on Compassionate Mobilities
This is a ‘conventional’ thesis.
Put your hands on the table.
Rest your cheek on one hand.
Pay attention to texture and temperature.
Where hand meets table
and cheek meets hand.
This is a ‘conventional’ thesis
how parkour, skateboarding, graffiti and ‘breaking’ (also known as ‘breakdancing’)
might open up
opportunities and possibilities
for young people in Singapore.
These urban placemaking performances
are (I suggest) active metaphors
opening up new narratives
composing alternative pathways
within Singapore’s highly-ordered landscape.
This thesis will focus on young people in Singapore
between 14 and 20 years of age.
Black cold fences with slippery rails.
One step in front of the other.
Social geographer Doreen Massey defines ‘space’,
as ‘a simultaneity of stories-so-far [and]
places are collections of those stories’
(Massey 2005: 130).
Light green leaves on dark brown branches
tickle your face.
Do not be tempted to rely on them for support.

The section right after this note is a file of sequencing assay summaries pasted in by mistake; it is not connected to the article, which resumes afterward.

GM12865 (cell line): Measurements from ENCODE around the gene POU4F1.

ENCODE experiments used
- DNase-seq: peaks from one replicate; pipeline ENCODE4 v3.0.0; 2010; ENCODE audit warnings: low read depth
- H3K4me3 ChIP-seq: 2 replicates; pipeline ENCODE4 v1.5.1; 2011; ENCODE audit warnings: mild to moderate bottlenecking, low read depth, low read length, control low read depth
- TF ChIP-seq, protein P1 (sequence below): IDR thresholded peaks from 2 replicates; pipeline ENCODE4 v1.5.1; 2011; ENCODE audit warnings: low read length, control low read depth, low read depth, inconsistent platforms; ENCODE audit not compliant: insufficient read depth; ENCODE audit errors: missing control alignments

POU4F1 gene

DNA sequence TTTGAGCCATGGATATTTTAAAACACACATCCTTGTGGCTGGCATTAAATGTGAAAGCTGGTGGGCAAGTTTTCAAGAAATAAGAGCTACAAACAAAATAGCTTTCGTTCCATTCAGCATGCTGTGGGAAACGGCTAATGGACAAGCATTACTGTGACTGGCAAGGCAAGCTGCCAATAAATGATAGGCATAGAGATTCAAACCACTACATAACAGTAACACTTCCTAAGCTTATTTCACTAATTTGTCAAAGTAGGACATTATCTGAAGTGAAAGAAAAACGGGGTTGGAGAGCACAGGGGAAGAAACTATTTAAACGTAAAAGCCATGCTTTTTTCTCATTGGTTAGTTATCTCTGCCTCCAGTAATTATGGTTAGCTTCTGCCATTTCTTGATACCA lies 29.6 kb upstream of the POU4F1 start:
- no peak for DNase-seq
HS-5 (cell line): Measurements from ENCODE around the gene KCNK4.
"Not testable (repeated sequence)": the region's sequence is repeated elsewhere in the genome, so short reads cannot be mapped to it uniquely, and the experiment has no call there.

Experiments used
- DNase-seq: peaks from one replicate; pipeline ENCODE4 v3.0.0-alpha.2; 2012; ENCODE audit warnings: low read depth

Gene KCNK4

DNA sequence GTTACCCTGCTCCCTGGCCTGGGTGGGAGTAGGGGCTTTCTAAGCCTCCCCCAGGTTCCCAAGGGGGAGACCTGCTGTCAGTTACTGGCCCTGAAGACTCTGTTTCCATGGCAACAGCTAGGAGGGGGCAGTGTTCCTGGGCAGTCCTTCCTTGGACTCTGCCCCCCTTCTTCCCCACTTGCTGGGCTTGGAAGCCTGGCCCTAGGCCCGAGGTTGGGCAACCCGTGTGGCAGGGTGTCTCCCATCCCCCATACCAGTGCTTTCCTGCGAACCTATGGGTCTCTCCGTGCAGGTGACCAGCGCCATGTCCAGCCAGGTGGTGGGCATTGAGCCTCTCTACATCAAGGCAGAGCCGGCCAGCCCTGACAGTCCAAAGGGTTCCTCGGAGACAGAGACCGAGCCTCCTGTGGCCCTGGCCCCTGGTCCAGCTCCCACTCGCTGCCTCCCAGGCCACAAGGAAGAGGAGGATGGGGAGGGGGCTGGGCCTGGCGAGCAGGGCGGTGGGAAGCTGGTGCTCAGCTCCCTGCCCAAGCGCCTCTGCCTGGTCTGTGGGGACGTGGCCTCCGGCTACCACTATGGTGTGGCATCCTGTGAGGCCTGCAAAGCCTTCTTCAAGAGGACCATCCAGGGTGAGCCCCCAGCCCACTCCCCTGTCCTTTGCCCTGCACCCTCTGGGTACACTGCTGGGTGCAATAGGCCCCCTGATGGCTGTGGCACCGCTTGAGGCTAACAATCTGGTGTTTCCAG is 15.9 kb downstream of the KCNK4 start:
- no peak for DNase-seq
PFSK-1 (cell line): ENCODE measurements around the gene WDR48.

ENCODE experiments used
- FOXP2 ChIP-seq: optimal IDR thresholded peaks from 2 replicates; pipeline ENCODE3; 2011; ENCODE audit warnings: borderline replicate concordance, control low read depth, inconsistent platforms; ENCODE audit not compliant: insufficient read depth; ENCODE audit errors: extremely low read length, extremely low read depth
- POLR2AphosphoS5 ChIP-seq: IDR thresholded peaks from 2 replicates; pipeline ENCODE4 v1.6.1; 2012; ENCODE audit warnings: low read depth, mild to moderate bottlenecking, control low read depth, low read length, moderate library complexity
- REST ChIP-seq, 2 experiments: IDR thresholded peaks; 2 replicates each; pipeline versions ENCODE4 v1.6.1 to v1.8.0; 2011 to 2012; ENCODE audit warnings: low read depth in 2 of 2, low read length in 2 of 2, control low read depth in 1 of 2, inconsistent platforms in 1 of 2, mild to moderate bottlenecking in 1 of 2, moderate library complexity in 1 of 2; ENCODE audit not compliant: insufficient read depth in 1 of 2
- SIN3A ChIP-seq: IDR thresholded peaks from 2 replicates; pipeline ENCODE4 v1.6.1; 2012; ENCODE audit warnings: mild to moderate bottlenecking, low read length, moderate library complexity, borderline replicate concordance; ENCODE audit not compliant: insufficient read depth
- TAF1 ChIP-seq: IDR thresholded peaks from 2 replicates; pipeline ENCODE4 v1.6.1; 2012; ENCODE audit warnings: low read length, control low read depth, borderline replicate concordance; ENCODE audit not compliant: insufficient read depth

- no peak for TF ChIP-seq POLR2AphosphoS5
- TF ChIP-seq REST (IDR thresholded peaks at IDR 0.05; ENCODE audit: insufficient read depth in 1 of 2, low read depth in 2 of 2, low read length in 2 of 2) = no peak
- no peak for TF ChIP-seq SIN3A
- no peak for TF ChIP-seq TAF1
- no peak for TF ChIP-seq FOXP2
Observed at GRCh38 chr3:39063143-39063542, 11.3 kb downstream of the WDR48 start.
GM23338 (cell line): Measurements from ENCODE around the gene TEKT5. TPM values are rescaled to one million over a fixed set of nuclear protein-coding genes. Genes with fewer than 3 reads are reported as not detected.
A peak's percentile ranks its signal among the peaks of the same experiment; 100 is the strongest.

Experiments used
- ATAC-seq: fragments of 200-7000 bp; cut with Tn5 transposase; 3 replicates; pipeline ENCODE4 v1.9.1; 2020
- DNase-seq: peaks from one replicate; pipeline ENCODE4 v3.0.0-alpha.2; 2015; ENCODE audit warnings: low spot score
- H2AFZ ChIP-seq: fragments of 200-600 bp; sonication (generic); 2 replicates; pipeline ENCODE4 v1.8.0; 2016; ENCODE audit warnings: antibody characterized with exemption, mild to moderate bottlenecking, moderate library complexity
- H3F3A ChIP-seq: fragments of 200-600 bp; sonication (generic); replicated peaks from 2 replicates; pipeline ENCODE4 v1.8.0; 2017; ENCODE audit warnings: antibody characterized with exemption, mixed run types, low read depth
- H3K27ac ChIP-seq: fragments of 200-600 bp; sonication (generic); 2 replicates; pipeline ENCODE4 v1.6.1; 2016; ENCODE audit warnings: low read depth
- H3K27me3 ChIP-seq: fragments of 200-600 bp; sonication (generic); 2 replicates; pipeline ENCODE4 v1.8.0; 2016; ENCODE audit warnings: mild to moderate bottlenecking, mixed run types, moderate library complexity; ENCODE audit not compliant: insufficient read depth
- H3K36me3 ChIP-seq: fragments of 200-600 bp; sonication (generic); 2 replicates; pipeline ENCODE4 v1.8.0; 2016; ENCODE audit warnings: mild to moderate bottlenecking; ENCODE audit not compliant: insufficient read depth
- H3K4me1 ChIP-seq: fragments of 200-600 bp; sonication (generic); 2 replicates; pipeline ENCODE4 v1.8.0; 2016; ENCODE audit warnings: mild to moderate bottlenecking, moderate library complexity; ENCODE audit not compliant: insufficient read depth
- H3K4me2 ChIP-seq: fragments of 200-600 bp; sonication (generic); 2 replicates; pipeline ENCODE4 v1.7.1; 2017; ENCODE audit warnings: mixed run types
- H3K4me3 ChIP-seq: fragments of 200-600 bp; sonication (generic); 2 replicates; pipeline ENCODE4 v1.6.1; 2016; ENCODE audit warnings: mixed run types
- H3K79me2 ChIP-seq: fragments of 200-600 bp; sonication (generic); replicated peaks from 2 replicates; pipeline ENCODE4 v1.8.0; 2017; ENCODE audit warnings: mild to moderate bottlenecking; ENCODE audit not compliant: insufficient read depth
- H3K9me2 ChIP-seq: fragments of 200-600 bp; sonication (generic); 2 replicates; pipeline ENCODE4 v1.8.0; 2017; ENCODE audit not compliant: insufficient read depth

But what can urban placemaking performances do for those who struggle with getting out of bed and accomplishing everyday tasks, you might ask?
Trust your feet.
Individuals immerse themselves in ‘place’
physically, imaginatively, or both.
to that time when we were…
‘Place’ is more than what is experienced right now.
black hands like tarred walkways.
This ‘conventional’ thesis
interrogate some old stories,
as it instigates experimental, exploratory
rewriting of stories
by young people for Singapore
through collaboratively facilitated applied performance workshops
with skateboarders, parkour practitioners, graffiti artists, and dancers
in London and Singapore.
In composing activistic placemaking performances
a theory of compassionate mobility emerges,
offering an alternative to ‘social mobility’
which has far to go in terms of imagining
what an inclusive city/society/nation might be.